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Labrador Retriever


Labradors at a Glance

Labrador Retrievers, more commonly known as Labradors or ‘Labs’, love to be with their family. They are high energy dogs that need lots of exercise and training, particularly when they are young. Being one of the most popular breeds Labradors wear many ‘hats’ from working dog to companion animal. As a breed they are fun-loving, even-tempered and ideal for families that consider their dog to be part of every day life.

Labradors are generally a fairly robust dog but they are prone to hip dysplasia and obesity. They tend to have an insatiable appetite for food, life and affection, so they would suit a high energy family who has time to take long walks. Labradors also love to swim and trips to the beach.

Labradors are very responsive to training, which is why they are often used as sniffer dogs and guide or companion dogs. This highly loveable breed is probably not the best guard dog, as they would more likely greet an intruder with a friendly lick and tail wag.

Lifespan 10-12 years
Weight 25-45kg (55-99lb)
Height at Shoulder 55-57 cm (1ft 8in)

Who is a Labrador looking for?

I’m looking for a family who spends lots of time outdoors, whether it’s the park, beach or backyard. I’m smart, so don’t expect me to always amuse myself, I flourish with training and being kept busy. If you love to run, take me with you. If you like dog parks, I do too.

If you have kids, great, I love them too. In fact I pretty much love everything, just don’t let me get bored. If you aren’t home a lot, I’m happy to have a dog buddy to play with during the day.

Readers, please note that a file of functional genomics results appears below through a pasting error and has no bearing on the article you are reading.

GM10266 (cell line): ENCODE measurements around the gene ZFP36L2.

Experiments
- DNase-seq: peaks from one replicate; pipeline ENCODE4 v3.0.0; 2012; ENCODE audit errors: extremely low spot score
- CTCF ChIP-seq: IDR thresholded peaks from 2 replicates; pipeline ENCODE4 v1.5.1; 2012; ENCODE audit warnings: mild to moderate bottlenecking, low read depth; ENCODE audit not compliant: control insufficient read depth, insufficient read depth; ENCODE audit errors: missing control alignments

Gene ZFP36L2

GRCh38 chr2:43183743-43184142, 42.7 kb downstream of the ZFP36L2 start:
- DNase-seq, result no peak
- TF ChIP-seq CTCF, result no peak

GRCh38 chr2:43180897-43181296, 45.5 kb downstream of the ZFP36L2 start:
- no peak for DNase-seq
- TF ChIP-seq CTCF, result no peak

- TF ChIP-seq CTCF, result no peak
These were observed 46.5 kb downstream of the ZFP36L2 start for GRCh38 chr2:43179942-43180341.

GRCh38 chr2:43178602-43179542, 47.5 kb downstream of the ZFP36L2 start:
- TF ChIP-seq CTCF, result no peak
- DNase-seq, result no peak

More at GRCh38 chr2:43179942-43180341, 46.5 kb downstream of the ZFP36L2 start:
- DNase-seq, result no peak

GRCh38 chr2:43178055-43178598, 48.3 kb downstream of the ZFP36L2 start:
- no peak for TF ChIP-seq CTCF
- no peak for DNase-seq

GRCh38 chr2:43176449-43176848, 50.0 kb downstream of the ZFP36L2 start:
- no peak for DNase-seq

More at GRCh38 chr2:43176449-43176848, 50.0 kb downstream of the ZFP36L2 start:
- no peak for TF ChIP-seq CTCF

Excitable. Labradors are a fun-loving breed. They love to play and are high energy dogs that rely on getting lots of exercise and mental stimulation. They are often very boisterous dogs if not given limits and love people and other dogs.

Intelligent. These intelligent dogs are very trainable and need at least 2 hours a day of exercise and training when young and continuing on into adult-hood. Without mental stimulation and training they become easily bored and sometimes destructive.

Affectionate. Labradors love absolutely everyone and thrive in a family where they get lots of attention. They love cuddles, brushing and play and need to be with another dog or their family rather than being left alone for long periods.

Playful. Life is just a game to your average Labrador. They love chase, ball-games, playing with other dogs and lots of activity. As they get older they can become a little lazy, but if kept at a healthy weight will often stay playful into middle age.


Labradors are high energy dogs. They require lots of exercise to keep them mentally stimulated, fit and to ward off their tendency towards obesity. As puppies they need up to 2 hours of training and exercise each day. As adults they are very sociable and are happy with families where they can join in on daily outings.

Labradors abilities as sniffer dogs, guide dogs and assistance dogs attest to their high level of intelligence and ease of training. They are very food motivated and love to play, so to them training is a great game and something they love to do.

Labradors tend to like to swim, due to their origins as waterfowl hunting companion and also love to chase and retrieve. They are sociable with other dogs, so will need regular play-dates at the park and would not be suitable for long periods of solitude. For working families a second dog would be ideal.